BURNING BOOKS IN A BRAVE NEW 1984 WORLD

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by Jim Quinn, The Burning Platform:

Knowing the fate of the three protagonists in these novels does not provide much hope for those trapped in the same nightmarish dystopia we are experiencing today. The three protagonists in these dystopian novels have more similarities than differences. Montag, the fireman who burns books in Fahrenheit 451, is the protagonist who begins to question his life, his profession, and why he and most of the population are deeply unhappy. His curiosity about the books he previously burned leads him into conflict with his family, his bosses, and society. He murders his boss and becomes a fugitive among the other rebels who love books and refuse to knuckle under to the totalitarians blowing up and burning their world.

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Fahrenheit 451: A Short Film by Phillip Wachowiak — Kickstarter

John the Savage, who is a complete outsider in the “civilized” World State culture, is the main protagonist in Brave New World (a line from Shakespeare’s The Tempest). His knowledge of Shakespeare provides him with the rhetorical ammunition to hold his own in a debate with the controller of the World State, Mustapha Mond, but Mond’s totalitarian state where stability and happiness outweigh individuality, emotional connections and humanism, win in the end. John’s weakness leads to him giving in to his desires and ultimate suicide, much like a Shakespearean character.

Winston Smith, a Party member who commits thoughtcrimes by keeping a diary, believing The Party misleads about history, and questioning The Party orthodoxy, is the non-charismatic protagonist of 1984. His passive resistance against the totalitarian state becomes more overt and ultimately puts him into the clutches of O’Brien and the Thought Police, who inflicted physical and psychological torture upon Smith, until he breaks and becomes an emotionally deadened, loving follower of The Party.

All of the Passages In 1984 That Relate To You Right Now ‹ Literary Hub

Three of the greatest novels of all time, all written within twenty years of each other, had similar themes, analogous protagonists, and equally disheartening endings. It is certainly clear the warnings of these brilliant men were not heeded by the masses, mainly due to the techniques described in the novels regarding population control and suppression. The overlapping themes in the three novels have played out in various forms over the last several decades, as our world has slowly descended into a dystopia of our own making. There are several key themes in these novels that are perfectly aligned with our current predicament: (1) Technology as a Means of Control; (2) Censorship; (3) Individuality Versus State Control; (4) Truth, Happiness, and Materialism; (5) Dangers of Totalitarianism.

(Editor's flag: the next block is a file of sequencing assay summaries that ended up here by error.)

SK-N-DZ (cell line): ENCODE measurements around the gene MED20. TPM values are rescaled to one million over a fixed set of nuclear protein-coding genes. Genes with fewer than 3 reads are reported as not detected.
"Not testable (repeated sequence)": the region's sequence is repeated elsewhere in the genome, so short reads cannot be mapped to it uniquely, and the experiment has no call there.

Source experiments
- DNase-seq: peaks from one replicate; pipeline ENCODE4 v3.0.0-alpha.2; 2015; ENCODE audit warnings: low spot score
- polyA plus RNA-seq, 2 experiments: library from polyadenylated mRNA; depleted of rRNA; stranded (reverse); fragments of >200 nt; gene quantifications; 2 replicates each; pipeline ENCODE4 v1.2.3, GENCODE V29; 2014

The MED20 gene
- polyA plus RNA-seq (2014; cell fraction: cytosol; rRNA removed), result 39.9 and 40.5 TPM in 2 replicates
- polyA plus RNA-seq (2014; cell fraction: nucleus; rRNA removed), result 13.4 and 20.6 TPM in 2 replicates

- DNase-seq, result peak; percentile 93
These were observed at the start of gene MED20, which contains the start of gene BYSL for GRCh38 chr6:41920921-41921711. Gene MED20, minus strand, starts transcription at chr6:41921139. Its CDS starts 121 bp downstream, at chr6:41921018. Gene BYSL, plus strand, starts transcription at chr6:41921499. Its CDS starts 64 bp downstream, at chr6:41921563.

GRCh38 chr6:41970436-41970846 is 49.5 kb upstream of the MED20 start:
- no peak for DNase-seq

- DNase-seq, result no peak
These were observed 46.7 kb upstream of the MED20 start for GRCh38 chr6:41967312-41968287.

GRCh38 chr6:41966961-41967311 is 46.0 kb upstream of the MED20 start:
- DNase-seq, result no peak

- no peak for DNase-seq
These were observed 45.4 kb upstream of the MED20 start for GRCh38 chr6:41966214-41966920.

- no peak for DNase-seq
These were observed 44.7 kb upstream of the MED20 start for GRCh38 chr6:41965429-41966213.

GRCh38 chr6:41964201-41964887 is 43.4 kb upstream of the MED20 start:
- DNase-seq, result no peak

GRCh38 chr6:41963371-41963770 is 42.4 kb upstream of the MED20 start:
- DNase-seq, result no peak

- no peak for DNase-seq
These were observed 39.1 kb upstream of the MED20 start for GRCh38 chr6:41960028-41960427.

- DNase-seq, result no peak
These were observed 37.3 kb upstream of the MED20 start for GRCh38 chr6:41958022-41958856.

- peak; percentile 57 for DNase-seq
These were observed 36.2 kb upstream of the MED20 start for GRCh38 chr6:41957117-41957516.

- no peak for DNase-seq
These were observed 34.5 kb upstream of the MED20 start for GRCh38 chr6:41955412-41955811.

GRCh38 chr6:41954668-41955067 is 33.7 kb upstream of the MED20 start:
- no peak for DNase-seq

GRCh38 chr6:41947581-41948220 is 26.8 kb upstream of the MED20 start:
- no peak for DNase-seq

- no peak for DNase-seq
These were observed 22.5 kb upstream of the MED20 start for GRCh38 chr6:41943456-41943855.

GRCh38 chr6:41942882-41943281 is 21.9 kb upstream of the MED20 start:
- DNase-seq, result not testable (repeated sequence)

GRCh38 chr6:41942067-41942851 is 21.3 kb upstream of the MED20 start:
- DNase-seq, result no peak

Technology as a Means of Control

“It didn’t come from the Government down. There was no dictum, no declaration, no censorship, to start with, no! Technology, mass exploitation, and minority pressure carried the trick, thank God.” – Ray Bradbury, Fahrenheit 451

HBO drops the first full-length trailer for Fahrenheit 451 | TechSpot

Technology is the central source of societal evils in Bradbury’s Fahrenheit 451. It is the fundamental reason for the decline in reading by the populace and the means for destroying books with high tech flamethrowers. Bradbury’s view is that the advancement in technology is ultimately destructive to society and humanity. Bradbury’s vision of the future was spot on, with wall sized televisions and radio earbuds providing endless entertainment and distraction to the population, making books obsolete. Television was in its infancy, with small black and white screens and little programming in the early 1950’s.

Today, even the poor have big screen HDTVs on their walls and everyone at the gym has earbuds with their playlist blasting. No need for human interaction or reading a book. Thirty percent of Americans haven’t read a book in the last year, and a significant percentage of the 70% who say they have are lying. I’ve had friends and co-workers who acted proud of not having read a book since college.

🎨 Mechanical Hound - original painting (early works) — Hive

The dumbing down of Americans and addiction to our gadgets can be greatly attributed to the “advancement’ of technology. Super-fast automobiles and a Mechanical Hound programmed to hunt down and kill fugitives are other examples of technology in Bradbury’s novel of addictive contraptions and robots used by totalitarian regimes for nefarious purposes. Today expensive fast cars are the narcissistic status symbols of shallow people trying to impress their friends and neighbors. Robots capable of killing and attacking humans are a reality and now Artificial Intelligence programmed robots are theoretically capable of thinking independently and potentially destroying the world.

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